New ruling for transgender athletes in Norway

By on March 18, 2015 in Uncategorized


15 year old transsexual Nelly Larsen is finally eligible to play girls soccer due to a rule reversal by the Norwegian football association (NFF). On the 9th of March this year, the previous ruling refusing Nelly to play with a girls team was successfully repealed .

Nelly, who used to be called Markus, was born biologically male. By the age of 11 she realized that her body and gender identity did not match.

“ I was 11 when I realized that I was not like others. I liked dresses, wearing makeup and felt like a girl” Nelly explained to NRK , a Norwegian news agency. Now, at 15 she is still too young to undergo a sex change and is currently taking hormone treatment. When she reaches 18 she will go through the operation to complete her transition.

Similar situations have arisen since the early 1930’s . “People don’t understand who a transgender person is at all. It’s not about their sexual orientation” says Kristen Worley, a professional cycler who fought for her right to compete in the Olympics. ”It’s about how they feel pertaining to gender. That’s a hard thing to wrap your head around”.

Some members of athletic organizations have been (and still are) concerned whether male-to-female transsexuals have physical advantages when competing against CIS women, this has been the major obstacle that Nelly and other transsexual athletes have faced. Until the NFF’s ruling reversal, Nelly was forced to watch the matches from the bench although practicing as a member of Mysen IF:s girl’s 15-17.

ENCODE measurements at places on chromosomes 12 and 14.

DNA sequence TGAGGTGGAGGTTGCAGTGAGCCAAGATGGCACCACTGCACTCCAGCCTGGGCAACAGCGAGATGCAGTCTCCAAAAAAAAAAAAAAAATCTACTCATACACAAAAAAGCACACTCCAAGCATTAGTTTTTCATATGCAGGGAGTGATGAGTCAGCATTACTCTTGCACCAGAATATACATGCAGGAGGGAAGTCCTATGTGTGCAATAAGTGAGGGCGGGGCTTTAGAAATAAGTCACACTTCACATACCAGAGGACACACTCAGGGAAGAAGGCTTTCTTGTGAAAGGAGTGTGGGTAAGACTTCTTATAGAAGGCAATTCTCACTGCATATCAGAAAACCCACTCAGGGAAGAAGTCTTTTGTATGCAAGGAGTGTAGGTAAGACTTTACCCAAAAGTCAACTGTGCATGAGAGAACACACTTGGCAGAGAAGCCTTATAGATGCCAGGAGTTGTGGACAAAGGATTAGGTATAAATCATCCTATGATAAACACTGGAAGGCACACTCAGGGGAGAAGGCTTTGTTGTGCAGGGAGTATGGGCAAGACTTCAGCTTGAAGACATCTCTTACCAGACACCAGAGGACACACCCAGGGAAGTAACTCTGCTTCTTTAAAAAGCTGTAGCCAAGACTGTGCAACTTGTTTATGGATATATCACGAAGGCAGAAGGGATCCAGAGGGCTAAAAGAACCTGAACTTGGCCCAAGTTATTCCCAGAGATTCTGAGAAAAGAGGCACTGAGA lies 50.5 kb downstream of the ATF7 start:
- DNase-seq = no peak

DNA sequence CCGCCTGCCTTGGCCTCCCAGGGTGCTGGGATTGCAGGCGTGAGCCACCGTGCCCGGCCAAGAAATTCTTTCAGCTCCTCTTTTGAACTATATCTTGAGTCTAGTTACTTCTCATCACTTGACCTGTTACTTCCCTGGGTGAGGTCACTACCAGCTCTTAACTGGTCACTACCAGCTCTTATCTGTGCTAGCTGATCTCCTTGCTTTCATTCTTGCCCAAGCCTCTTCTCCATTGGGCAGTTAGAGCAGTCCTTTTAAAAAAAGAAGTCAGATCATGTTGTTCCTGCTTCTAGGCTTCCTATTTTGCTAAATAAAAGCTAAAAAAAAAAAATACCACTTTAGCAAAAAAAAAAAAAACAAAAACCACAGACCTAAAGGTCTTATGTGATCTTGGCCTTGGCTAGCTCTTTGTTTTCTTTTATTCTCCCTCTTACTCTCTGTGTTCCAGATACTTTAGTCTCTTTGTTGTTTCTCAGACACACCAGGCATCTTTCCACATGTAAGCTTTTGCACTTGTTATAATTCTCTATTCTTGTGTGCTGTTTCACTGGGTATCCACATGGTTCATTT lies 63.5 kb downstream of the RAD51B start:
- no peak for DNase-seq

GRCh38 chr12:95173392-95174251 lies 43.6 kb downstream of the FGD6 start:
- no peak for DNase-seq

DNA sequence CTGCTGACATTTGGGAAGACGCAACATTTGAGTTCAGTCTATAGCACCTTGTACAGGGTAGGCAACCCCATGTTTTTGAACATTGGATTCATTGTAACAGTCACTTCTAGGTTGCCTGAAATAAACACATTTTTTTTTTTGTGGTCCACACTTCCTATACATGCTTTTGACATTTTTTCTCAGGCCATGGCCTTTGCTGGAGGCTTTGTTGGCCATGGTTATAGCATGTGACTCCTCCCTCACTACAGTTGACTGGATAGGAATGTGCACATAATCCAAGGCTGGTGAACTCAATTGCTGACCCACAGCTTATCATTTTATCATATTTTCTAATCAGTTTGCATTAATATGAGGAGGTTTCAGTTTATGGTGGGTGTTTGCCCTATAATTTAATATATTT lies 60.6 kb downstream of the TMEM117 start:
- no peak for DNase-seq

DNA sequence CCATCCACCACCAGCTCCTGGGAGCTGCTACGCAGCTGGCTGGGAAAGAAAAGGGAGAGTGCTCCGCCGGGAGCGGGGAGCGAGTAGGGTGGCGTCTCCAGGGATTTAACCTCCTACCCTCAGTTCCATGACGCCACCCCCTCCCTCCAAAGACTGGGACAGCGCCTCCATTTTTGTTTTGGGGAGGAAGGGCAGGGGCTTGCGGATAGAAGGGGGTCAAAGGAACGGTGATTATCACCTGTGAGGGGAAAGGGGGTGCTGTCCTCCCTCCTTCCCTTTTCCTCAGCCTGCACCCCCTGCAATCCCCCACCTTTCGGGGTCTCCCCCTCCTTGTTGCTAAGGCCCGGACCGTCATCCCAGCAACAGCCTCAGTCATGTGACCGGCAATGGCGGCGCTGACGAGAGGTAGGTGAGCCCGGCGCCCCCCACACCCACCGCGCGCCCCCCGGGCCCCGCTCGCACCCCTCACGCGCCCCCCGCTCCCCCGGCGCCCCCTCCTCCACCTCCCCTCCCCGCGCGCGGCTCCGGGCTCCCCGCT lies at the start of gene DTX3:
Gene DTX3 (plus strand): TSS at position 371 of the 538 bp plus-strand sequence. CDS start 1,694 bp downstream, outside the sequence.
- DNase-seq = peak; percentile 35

The NFF based their initial decision, refusing Nelly the right to participate in the girl’s soccer series, on the fact that male bodies have larger hearts and lungs than female bodies which can give them an unfair advantage over female athletes. This leads to the biggest hurdle that transsexual athletes face – convincing critics that male-to-female transsexuals do not have a physical advantage over their competitors. Transsexuals who compete as men face a more problematic situation because they take testosterone which is considered a performance enhancing drug and is illegal under present Olympic rules. “On the other hand, when male to female transsexuals undergo hormone therapy, they are reducing testosterone levels and taking female hormones. They lose muscle mass, which is the advantage testosterone gives you” says Jill Pillgrim, a sports and entertainment lawyer in an article posted on

Nelly’s coaches and club have been working proactively for two years to convince the Norwegian Football Association to change the rules. Last week, they received a reply, Nelly can finally now play matches with her team. The change to this rule does not only apply to Nelly, the NFF has decided that all transsexuals can now play football with the team gender they identify themselves as.

Nelly expressed great happiness that being who she is does not mean having to give up the sport she loves, unfortunately this is not the case for other transexual athletes around the world.